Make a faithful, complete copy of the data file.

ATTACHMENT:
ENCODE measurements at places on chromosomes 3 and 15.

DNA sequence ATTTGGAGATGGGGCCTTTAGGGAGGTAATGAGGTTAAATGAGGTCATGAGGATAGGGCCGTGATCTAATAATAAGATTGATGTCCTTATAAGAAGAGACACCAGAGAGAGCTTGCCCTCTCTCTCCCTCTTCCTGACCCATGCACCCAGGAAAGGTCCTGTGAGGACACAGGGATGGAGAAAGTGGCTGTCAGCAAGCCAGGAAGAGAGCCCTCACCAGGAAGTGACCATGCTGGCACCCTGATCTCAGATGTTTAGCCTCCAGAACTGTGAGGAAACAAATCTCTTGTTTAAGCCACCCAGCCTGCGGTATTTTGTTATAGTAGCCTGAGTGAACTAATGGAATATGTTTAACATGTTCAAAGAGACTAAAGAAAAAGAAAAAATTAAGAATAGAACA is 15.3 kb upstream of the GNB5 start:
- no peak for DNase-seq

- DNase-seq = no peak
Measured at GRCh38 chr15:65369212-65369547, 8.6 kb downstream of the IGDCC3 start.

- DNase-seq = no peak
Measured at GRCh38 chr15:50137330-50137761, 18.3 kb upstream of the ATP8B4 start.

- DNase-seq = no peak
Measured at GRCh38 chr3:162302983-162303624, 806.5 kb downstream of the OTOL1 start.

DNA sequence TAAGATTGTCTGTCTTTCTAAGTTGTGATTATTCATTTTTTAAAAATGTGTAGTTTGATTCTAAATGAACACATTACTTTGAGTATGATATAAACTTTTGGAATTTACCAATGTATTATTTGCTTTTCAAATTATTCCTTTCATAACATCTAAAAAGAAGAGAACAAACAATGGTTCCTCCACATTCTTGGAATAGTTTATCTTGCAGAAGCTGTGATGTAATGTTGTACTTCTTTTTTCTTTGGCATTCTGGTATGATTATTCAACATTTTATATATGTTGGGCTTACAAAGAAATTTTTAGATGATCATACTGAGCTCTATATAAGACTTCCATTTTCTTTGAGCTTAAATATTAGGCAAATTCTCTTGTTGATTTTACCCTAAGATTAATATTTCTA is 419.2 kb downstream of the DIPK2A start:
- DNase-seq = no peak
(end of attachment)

ENCODE measurements at places on chromosomes 3 and 15.

DNA sequence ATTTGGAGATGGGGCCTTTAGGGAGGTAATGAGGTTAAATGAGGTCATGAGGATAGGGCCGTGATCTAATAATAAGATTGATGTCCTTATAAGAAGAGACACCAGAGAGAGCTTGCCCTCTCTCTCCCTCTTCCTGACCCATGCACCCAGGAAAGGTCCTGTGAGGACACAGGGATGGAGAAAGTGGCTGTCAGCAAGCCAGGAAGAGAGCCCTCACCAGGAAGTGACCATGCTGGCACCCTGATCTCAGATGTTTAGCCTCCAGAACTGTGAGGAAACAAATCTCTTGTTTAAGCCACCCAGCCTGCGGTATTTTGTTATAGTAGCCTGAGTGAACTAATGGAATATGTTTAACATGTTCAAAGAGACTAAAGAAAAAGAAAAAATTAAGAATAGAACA is 15.3 kb upstream of the GNB5 start:
- no peak for DNase-seq

- DNase-seq = no peak
Measured at GRCh38 chr15:65369212-65369547, 8.6 kb downstream of the IGDCC3 start.

- DNase-seq = no peak
Measured at GRCh38 chr15:50137330-50137761, 18.3 kb upstream of the ATP8B4 start.

- DNase-seq = no peak
Measured at GRCh38 chr3:162302983-162303624, 806.5 kb downstream of the OTOL1 start.

DNA sequence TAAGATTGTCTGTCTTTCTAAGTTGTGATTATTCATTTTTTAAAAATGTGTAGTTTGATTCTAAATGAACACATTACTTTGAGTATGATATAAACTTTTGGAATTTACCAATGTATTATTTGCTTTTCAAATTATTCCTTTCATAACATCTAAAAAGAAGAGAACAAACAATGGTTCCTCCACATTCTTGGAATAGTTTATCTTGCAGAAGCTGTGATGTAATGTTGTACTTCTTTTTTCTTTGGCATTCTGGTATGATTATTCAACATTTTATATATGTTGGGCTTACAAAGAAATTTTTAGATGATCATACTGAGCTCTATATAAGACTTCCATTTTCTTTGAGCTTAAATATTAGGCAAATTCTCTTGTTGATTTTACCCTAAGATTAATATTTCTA is 419.2 kb downstream of the DIPK2A start:
- DNase-seq = no peak